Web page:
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Health care for $50 a month? I'll take it!

Subscription-based health care is on the rise.

GRAND RAPIDS, Mich. — The rising cost of health care in the U.S. is creating a big debt -- $88 billion to be exact. Many Americans skip doctor's visit or a prescription refill, because they just can't afford it.

But there might just be a glimmer of hope: a new trend in health care that doesn't use insurance and passes that savings on to you.

During her 10 years in the service industry, Arielle Clark has been hit and miss with health insurance, “It is very scary. It's terrifying. Longest chunk of time was about 2 years."

But, why did Clark go so long without health insurance? "I went from having very pristine insurance to paying almost $200 a month for nothing," Clark said.

High deductibles, expensive office visits and physicians who didn't have a lot of time to spend with her felt her feeling jilted, “They didn't care what I needed -- they just cared about what would be the easiest to get me out of there." 

If that sounds familiar, that's because it is. According to a Gallup poll 79% of Americans are dissatisfied with their health care and its cost. It's one of the reasons why Dr. Belen Amat started a Direct Physician Care of West Michigan practice.

"Patients pay a monthly membership with that they have all the office visits they need, access to discounted medications and labs and imaging," Dr. Amat explained. "So, medications are 95% discounted from what they can get in the pharmacy. Labs the same thing."

No insurance required.

“So, I don't participate in any health insurance. And it makes it very simple. They pay me directly, so I respond to them. I've had people come to meet me because they wanted to make sure it was real," Dr. Amat continued.

Dr. Amat's pricing gives you unlimited access to her and not just through appointments, making it much more efficient, "Patients can text me directly and I just answer, it's all done."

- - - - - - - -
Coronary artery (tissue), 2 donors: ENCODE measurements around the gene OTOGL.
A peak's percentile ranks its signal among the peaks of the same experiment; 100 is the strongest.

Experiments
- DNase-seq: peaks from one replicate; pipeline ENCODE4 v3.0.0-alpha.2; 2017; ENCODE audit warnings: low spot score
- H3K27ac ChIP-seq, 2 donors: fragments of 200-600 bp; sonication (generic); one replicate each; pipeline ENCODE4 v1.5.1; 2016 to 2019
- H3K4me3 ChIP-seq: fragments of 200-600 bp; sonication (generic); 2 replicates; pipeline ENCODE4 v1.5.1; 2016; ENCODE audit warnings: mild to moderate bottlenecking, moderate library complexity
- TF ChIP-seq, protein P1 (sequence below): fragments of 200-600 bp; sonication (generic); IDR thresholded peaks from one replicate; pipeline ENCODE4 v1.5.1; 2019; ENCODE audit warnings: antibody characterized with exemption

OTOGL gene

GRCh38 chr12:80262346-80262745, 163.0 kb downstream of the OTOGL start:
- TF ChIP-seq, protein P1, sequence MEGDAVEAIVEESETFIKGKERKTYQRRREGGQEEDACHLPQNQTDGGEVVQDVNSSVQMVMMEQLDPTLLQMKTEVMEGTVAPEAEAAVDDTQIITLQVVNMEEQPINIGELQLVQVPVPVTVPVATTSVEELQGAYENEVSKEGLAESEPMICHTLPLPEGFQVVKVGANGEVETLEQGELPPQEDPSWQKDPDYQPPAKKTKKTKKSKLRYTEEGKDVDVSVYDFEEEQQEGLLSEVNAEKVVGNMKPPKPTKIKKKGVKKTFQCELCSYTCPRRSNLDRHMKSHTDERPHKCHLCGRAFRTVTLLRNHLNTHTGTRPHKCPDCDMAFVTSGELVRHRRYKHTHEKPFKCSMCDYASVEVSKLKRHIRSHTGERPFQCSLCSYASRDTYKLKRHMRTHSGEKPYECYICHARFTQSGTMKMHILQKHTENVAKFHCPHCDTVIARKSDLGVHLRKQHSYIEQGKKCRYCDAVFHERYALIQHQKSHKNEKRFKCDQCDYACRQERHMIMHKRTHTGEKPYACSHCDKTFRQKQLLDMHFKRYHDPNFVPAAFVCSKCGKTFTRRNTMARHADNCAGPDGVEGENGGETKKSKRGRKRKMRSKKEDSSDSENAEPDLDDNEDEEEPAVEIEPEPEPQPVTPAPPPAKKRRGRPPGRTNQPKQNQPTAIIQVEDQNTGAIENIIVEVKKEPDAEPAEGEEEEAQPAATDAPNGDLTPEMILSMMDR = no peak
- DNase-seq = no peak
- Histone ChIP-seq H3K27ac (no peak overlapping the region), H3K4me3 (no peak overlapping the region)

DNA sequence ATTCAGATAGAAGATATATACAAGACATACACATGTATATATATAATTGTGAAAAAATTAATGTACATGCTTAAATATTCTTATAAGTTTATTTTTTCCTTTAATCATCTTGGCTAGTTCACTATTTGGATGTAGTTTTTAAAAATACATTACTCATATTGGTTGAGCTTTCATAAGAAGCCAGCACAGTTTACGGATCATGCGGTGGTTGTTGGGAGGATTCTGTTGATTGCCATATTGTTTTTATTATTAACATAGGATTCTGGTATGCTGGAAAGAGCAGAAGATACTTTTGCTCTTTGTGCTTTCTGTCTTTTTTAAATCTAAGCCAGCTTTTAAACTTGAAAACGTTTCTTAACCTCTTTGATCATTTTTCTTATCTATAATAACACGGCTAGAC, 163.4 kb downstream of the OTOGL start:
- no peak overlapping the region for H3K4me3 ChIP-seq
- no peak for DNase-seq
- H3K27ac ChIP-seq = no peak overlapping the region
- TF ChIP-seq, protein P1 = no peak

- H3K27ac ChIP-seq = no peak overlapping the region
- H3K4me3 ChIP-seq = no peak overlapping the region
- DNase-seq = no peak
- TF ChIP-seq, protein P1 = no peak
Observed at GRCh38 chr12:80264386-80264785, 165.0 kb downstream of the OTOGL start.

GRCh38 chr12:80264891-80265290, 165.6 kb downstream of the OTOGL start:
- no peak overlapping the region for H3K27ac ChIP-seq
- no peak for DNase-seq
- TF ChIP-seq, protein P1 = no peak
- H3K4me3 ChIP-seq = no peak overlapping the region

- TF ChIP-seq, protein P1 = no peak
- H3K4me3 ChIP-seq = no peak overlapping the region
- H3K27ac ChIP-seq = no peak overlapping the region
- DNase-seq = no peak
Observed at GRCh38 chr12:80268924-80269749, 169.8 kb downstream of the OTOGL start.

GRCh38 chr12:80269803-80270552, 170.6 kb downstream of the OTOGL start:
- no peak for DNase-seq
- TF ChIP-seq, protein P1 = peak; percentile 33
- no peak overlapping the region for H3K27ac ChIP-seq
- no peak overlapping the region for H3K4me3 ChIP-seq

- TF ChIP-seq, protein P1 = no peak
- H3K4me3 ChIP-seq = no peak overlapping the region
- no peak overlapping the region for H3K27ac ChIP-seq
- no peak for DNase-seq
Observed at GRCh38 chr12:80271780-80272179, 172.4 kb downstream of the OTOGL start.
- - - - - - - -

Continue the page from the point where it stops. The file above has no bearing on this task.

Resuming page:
Dr. Amat says patients also get discount pricing on prescriptions and lab work, because they pay cash. In some cases, Dr. Amat can even dispenses common prescriptions like blood pressure or antibiotics for practically pennies, "It's very open -- I tell patients this is what it your medication costs. Your medication is 50 cents. It's 50 cents, that's what it is. I don't make a lot of money on that. It's good for you."

Through this system, Dr. Amat can really get to know her patients, "When I was in the insurance world visits are usually 15 minutes maybe a half hour if it's a new patient." Direct Physicians Care practice allows her to spend quality time with her patients, "I get to know them really well -- we talk about their families, where they're from and what their goals are. What I want is for you to stay long-term with me.  To become a family thing. Like it used to be."

It's what attracted Clark to become a patient of Dr. Amat's, "Within 5 seconds of our conversation I was like this is exactly what I've been looking for this is exactly what I need."

Clark said it sounded to good to be true, "At first I didn't believe it. A co-op style like that just doesn't seem like it exists in the real world. I think this is the future of healthcare."

There is a downside to subscription-based health care. You would need to carry catastrophic health insurance because subscription health care does not cover emergencies like broken legs, appendectomies or heart attacks.
This trend in subscription health care -- where you pay a monthly fee for general health care -- is growing. According the Direct Primary Trends report it's up 67% since last year.

If you’d like to check out how to compare drug prices at pharmacies you can go to goodrx.com.

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